A BAE apprentice project has developed a visual-aid device for patients with restricted movement.
The device will help injured soldiers returning from Afghanistan to see their environment without moving their head.
The system, dubbed ‘Inviso’ and built at BAE System’s Rochester plant, uses a combination of three cameras, connected to a 12.1in anti-glare LCD screen, to give the soldier unrestricted views of the hospital ward; thus enabling them to see neighbouring patients and visitors, and to help with basic needs such as eating and shaving.
Steven Costin, BAE apprentice and project leader, told The Engineer: ‘The patient has 100 per cent control. They can decide exactly which of the three cameras they want to use, for how long, and if they want it on at all.’
The patient can control the system through a tap-recognition or voice-recognition mode. The latter was designed for patients with particularly limited movement capability.
‘The tap option involves a pressure sensor that is clicked with any part of the patient’s body. That click informs the system that the patient wants to open a new view or close the current one,’ explained Costin.
The voice recognition relies on the system’s ability to identify certain commands. For example, ‘camera one’ opens the camera facing directly in front of the patient, while saying ‘close’ will shut it down.
Inviso has been designed to run off mains power but it can also operate for four-to-five hours on batteries in the event of a power cut.
The £850 prototype model was developed in conjunction with the Queen Elizabeth Hospital Birmingham, the home of the Royal Centre for Defence Medicine, where they identified a need to update their current solution.
Having used the current £1,500 system, which uses two mirrors that reflect off one another to provide the patient with a tunnel view in front of them, Costin concluded that it was hard for the patient to adjust their view. He explained how having to ask a nurse to move it for them can be both time consuming and frustrating.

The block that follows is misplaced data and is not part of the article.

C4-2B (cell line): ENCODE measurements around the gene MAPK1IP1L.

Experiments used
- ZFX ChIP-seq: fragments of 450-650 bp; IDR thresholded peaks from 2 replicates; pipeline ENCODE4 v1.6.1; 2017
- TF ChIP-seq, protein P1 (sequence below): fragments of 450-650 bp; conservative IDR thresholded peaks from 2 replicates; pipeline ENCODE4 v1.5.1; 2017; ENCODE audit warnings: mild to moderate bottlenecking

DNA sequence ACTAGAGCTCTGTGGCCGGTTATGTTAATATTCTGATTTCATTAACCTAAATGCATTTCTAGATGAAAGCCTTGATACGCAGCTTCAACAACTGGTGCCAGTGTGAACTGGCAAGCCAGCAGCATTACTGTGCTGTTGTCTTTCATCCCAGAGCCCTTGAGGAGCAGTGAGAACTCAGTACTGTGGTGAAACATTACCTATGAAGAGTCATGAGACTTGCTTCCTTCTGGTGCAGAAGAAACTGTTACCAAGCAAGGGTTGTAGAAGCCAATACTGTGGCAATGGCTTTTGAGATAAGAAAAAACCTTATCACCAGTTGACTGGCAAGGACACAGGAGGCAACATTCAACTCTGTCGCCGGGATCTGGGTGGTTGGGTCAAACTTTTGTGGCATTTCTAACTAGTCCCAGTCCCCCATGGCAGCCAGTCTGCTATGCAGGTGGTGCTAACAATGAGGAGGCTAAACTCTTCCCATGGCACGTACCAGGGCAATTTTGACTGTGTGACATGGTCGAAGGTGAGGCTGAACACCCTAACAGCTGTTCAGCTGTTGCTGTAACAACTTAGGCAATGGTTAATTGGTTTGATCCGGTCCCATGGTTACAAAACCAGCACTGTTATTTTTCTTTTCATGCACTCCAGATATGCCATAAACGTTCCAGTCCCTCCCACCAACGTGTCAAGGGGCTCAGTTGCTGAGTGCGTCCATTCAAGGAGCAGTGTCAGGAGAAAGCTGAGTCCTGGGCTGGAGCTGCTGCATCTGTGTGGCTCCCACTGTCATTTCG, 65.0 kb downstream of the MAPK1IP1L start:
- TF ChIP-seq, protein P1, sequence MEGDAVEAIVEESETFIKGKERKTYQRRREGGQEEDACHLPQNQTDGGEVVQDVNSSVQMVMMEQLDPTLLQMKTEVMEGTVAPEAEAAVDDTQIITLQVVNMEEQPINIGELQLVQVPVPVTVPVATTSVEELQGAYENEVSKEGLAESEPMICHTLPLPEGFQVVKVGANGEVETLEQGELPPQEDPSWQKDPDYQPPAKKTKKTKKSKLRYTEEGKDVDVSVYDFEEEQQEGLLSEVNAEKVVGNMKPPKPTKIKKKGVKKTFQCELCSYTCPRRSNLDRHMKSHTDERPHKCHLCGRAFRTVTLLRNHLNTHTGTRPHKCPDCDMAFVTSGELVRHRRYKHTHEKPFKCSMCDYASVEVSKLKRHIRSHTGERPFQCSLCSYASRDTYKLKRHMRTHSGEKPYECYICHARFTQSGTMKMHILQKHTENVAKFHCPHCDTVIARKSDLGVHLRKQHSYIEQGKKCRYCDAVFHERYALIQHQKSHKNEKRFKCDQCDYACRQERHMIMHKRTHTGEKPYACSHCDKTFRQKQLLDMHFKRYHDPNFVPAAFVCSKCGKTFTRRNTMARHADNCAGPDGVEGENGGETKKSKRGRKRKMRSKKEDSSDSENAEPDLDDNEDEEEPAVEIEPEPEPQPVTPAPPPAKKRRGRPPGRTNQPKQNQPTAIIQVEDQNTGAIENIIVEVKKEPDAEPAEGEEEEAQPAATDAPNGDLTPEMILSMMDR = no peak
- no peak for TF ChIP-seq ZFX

Costin and his team of five were given access to the hospital’s facilities and the opportunity to speak to the staff, to see what they thought of the team’s design ideas.
He had several ideas on how the visual-aid device could be further developed if more time was available. ‘Hooking it up to the internet would allow patients to conduct Skype video calls with friends and family at home,’ said Costin.
‘If the standard 12.1in screen was replaced with a HD screen, it would improve patient’s viewing experience and allow them to watch movies,’ he added.
There are also plans to integrate the system beyond the realms of hospital wards.
‘There’s no reason why this system can’t be used in care homes and people’s own homes as well,’ said Costin, explaining how it could even be used by patients to see who was at their front door or to have conversations with a virtual nurse.
Inviso recently won BAE’s biannual Apprentice Innovation Challenge, which involved 60 BAE apprentices aged between 19 and 24. They have all worked on projects over the last nine months.
It was judged by a Dragon’s-Den-style panel of experts, comprising medical experts and senior engineering staff from BAE Systems.